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Problems with PLPGSQL

P: n/a
Hi,
I have a problem with quoting in one of my functions:

now TIMESTAMP := ''now'';
FOR myRec IN SELECT * FROM myTable WHERE job_end + ''360 Min'' > now LOOP

I want to replace the 360 with the contents of a passed value

but for some reason I can't quote it. ... job_end + ''$1 Min'' does not
work.

Could anyone help me out here ?
On the subject:
The whole quoting in PLPGSQL seems to create many people a headache...
is there any plan to make it a bit more user friendly?

Thanks
Alx


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Nov 12 '05 #1
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P: n/a
Hi Alex,

If you want to achieve say '360 min' as the string you will have use
concatenation:

FOR myRec IN SELECT * FROM myTable WHERE job_end + ($1::text || '' Min'') >
now LOOP

The syntax is SQL rather than PHP-like.

Rgds,

Jason

On Thu, 6 Nov 2003 03:13 pm, Alex wrote:
Hi,
I have a problem with quoting in one of my functions:

now TIMESTAMP := ''now'';
FOR myRec IN SELECT * FROM myTable WHERE job_end + ''360 Min'' > now LOOP

I want to replace the 360 with the contents of a passed value

but for some reason I can't quote it. ... job_end + ''$1 Min'' does not
work.

Could anyone help me out here ?
On the subject:
The whole quoting in PLPGSQL seems to create many people a headache...
is there any plan to make it a bit more user friendly?

Thanks
Alx


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Nov 12 '05 #2

P: n/a
On Thursday 06 November 2003 04:13, Alex wrote:
Hi,
I have a problem with quoting in one of my functions:

now TIMESTAMP := ''now'';


Your main question has been answered, but you might want now() rather than
''now''. Off the top of my head, I think the ''now'' might get compiled as a
value on the first run and stay at that value.

--
Richard Huxton
Archonet Ltd

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Nov 12 '05 #3

P: n/a
Hi Jason,
thanks, for the reply. Tried that one but still getting an error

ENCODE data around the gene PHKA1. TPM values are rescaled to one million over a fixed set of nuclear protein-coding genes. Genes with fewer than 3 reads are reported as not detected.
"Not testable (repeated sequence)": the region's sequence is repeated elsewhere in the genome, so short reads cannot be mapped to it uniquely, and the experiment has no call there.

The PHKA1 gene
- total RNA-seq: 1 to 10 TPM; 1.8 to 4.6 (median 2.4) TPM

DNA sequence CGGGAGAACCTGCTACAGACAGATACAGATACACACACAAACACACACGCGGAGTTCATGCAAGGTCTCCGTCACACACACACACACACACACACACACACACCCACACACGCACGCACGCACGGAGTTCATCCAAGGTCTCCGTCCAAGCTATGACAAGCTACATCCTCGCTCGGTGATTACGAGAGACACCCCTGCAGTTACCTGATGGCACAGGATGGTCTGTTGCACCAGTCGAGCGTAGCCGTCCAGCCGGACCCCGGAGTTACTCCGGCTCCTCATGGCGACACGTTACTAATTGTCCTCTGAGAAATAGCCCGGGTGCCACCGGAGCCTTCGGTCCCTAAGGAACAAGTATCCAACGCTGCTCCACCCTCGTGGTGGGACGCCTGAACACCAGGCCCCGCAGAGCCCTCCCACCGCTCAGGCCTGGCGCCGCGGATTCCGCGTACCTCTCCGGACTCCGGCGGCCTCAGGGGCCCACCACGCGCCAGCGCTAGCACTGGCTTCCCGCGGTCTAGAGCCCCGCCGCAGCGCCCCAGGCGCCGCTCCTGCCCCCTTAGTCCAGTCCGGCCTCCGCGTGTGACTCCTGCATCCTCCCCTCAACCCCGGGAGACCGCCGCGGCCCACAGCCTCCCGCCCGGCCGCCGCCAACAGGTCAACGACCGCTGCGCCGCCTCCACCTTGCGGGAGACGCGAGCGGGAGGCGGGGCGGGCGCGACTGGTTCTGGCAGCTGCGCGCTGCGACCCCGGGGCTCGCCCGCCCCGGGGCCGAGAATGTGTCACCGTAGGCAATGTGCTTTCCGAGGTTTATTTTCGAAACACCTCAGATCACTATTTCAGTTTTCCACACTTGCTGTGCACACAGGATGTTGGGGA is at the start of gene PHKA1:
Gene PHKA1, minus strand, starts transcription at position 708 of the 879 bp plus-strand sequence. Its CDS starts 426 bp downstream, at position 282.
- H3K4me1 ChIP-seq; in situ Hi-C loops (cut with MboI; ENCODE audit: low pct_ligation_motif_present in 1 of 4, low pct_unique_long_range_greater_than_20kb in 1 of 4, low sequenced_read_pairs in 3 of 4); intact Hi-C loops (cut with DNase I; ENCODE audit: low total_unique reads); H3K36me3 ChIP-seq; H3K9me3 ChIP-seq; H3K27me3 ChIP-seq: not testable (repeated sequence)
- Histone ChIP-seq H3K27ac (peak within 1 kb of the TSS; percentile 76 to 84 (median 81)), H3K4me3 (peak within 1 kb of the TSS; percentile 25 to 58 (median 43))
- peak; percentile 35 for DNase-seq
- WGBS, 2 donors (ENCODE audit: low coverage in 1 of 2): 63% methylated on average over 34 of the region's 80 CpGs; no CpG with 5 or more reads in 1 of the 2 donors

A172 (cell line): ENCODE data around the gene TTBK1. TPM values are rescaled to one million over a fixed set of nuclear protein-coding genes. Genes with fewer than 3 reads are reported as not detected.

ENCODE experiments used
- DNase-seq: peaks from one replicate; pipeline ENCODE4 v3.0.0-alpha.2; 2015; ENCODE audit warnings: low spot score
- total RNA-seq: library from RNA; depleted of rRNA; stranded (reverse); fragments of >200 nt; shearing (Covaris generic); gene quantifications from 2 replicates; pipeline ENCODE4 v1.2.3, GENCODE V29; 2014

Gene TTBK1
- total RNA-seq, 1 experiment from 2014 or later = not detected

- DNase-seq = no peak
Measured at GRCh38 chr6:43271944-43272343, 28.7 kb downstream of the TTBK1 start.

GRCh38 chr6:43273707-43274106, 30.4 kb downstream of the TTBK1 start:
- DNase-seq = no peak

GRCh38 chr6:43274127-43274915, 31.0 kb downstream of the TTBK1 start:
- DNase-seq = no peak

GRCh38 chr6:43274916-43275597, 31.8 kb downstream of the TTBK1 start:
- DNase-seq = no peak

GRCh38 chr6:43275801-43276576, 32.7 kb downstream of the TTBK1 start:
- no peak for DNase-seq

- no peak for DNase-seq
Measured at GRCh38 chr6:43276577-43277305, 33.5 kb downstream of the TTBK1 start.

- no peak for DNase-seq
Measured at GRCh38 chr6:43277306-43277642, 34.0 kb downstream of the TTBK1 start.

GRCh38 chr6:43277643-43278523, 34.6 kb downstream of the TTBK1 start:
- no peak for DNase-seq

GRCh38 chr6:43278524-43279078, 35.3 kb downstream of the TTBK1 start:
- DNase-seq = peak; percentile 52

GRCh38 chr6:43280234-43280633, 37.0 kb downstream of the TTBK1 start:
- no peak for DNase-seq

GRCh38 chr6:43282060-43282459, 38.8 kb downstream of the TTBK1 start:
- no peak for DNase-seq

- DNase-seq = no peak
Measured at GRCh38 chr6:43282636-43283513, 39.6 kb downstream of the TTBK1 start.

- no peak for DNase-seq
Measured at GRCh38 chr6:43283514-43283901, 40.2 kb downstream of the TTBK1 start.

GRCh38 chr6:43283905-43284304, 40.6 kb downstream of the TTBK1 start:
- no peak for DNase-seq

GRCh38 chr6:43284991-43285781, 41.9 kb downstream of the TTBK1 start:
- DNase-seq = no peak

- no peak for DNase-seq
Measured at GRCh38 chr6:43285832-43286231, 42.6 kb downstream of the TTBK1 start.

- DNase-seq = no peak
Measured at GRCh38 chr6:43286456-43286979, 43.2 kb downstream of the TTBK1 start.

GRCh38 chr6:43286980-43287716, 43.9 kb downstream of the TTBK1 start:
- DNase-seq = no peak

Unable to identify an operator + for types timestamp without time zone
and text ....

Alex

Jason Godden wrote:
Hi Alex,

If you want to achieve say '360 min' as the string you will have use
concatenation:

FOR myRec IN SELECT * FROM myTable WHERE job_end + ($1::text || '' Min'') >
now LOOP

The syntax is SQL rather than PHP-like.

Rgds,

Jason

On Thu, 6 Nov 2003 03:13 pm, Alex wrote:

Hi,
I have a problem with quoting in one of my functions:

now TIMESTAMP := ''now'';
FOR myRec IN SELECT * FROM myTable WHERE job_end + ''360 Min'' > now LOOP

I want to replace the 360 with the contents of a passed value

but for some reason I can't quote it. ... job_end + ''$1 Min'' does not
work.

Could anyone help me out here ?
On the subject:
The whole quoting in PLPGSQL seems to create many people a headache...
is there any plan to make it a bit more user friendly?

Thanks
Alx


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Nov 12 '05 #4

P: n/a
Hi Richard,
as for the timestamp, both ways work fine, but the other problem still
exists. using a
''60 Min'' works just fine, but WHERE job_end + ($1::text || '' Min'' )
now does not. job_end is timestamp without tz

Alex

Richard Huxton wrote:
On Thursday 06 November 2003 04:13, Alex wrote:

Hi,
I have a problem with quoting in one of my functions:

now TIMESTAMP := ''now'';


Your main question has been answered, but you might want now() rather than
''now''. Off the top of my head, I think the ''now'' might get compiled as a